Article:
Most students of Greek mythology are familiar with the story of the phoenix, a bird that was the only one of its kind. After it died in its nest, a spontaneous fire later consumed both the bird and nest, and from these ashes the next phoenix arose.

In current-day New York City, another phoenix is emerging -- this one from the ashes of the World Trade Center and its surrounding environs.

Putting things together
Taking center stage in the drama has been the Lower Manhattan Development Corporation (LMCD), a nonprofit organization formed in the aftermath of Sept. 11, 2001, and charged with rebuilding and revitalizing Lower Manhattan. Its mission encompasses everything from counseling individuals to administering a $750 million federal fund meant to assist with the restoration of the area's damaged utility infrastructure.

It's not the only group involved in this undertaking. The Alliance for Downtown New York, for example, is striving to rebuild the financial district for businesses and the residential community alike. This organization manages the Downtown-Lower Manhattan Business Improvement District, which provides such services as supplemental security and sanitation, economic development, street design and transportation, tourism programs, and special events.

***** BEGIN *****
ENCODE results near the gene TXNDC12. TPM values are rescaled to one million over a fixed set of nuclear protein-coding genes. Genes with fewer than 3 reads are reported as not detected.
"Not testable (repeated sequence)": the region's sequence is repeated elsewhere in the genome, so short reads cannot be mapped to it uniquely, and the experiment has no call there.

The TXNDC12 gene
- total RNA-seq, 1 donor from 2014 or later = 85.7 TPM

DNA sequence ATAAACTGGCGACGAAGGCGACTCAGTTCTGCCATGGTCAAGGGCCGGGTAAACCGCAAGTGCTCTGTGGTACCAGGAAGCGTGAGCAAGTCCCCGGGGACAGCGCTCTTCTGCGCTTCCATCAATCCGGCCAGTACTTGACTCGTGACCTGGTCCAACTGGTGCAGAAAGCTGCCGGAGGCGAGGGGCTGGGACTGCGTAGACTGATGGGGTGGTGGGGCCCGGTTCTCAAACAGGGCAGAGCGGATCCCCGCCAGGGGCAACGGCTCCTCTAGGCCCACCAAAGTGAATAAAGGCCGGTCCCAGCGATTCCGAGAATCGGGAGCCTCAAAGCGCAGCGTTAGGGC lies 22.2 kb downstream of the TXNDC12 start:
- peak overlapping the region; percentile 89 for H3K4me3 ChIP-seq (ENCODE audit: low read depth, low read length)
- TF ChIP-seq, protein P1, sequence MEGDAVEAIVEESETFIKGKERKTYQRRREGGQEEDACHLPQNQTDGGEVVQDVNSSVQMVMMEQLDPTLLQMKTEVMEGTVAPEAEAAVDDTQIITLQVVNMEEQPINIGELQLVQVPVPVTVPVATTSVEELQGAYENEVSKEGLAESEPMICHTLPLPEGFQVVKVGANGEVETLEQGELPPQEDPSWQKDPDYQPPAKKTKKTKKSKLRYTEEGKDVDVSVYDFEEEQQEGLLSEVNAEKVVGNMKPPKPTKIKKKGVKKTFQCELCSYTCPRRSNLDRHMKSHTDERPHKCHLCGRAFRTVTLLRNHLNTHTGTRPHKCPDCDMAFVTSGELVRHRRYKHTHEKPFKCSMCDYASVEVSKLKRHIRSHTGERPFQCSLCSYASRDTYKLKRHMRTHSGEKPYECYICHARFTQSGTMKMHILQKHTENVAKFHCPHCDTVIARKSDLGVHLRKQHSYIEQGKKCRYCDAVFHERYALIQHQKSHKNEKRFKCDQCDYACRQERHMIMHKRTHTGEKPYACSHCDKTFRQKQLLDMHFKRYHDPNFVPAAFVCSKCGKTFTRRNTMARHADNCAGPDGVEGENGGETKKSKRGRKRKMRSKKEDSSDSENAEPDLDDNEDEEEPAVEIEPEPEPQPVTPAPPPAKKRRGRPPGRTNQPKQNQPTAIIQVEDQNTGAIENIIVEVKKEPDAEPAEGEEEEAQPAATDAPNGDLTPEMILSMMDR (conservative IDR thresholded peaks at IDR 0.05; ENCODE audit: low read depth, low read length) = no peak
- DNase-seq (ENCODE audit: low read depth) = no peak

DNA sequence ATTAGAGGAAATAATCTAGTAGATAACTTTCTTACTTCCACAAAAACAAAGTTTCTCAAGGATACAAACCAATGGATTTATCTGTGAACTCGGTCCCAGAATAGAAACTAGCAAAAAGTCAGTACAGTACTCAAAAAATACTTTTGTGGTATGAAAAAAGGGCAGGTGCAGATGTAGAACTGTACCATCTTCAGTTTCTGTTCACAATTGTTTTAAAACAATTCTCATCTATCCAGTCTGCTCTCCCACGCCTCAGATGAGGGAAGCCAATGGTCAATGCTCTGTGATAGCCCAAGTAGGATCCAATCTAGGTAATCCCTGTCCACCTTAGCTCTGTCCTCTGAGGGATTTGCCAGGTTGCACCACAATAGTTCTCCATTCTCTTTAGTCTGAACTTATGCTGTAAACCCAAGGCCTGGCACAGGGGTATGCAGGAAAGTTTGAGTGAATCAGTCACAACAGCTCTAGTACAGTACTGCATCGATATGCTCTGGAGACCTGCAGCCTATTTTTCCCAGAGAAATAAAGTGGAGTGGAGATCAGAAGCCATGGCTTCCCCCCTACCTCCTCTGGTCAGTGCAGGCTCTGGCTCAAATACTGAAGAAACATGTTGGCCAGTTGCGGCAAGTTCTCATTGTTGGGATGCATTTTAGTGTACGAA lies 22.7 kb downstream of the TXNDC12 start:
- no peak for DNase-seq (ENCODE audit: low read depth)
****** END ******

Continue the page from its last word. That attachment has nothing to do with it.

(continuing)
Illustrating the interplay of various public- and private-sector partners are such entities as the New York City Economic Development Corporation, the New York City Partnership, the Federal Small Business Administration, Wall Street Rising, and the NYS Empire State Development Corporation.

Measuring progress
As for the site of the World Trade Center itself, the new Freedom Tower's cornerstone was laid on July 4, 2004, to mark the beginning of the rebuilding process. That granite was removed a year later, to be reconfigured to meet the needs of a revamped design. Ultimately, the entire site will be a functioning memorial -- millions of square feet of office and retail space, as well as cultural buildings and a new transportation hub. Already, a 52-story, $700 million building at 7 World Trade Center opened in May, and all five planned WTC buildings are scheduled to be complete by 2012.

Not far from there, the New York Stock Exchange remains. Wall Street will continue to represent the financial center of the nation, even though business continuity planning requires that firms have backup locations. To that end, last November, Goldman Sachs (NYSE:GS) broke ground for a new 43-story world headquarters across the street from the WTC site.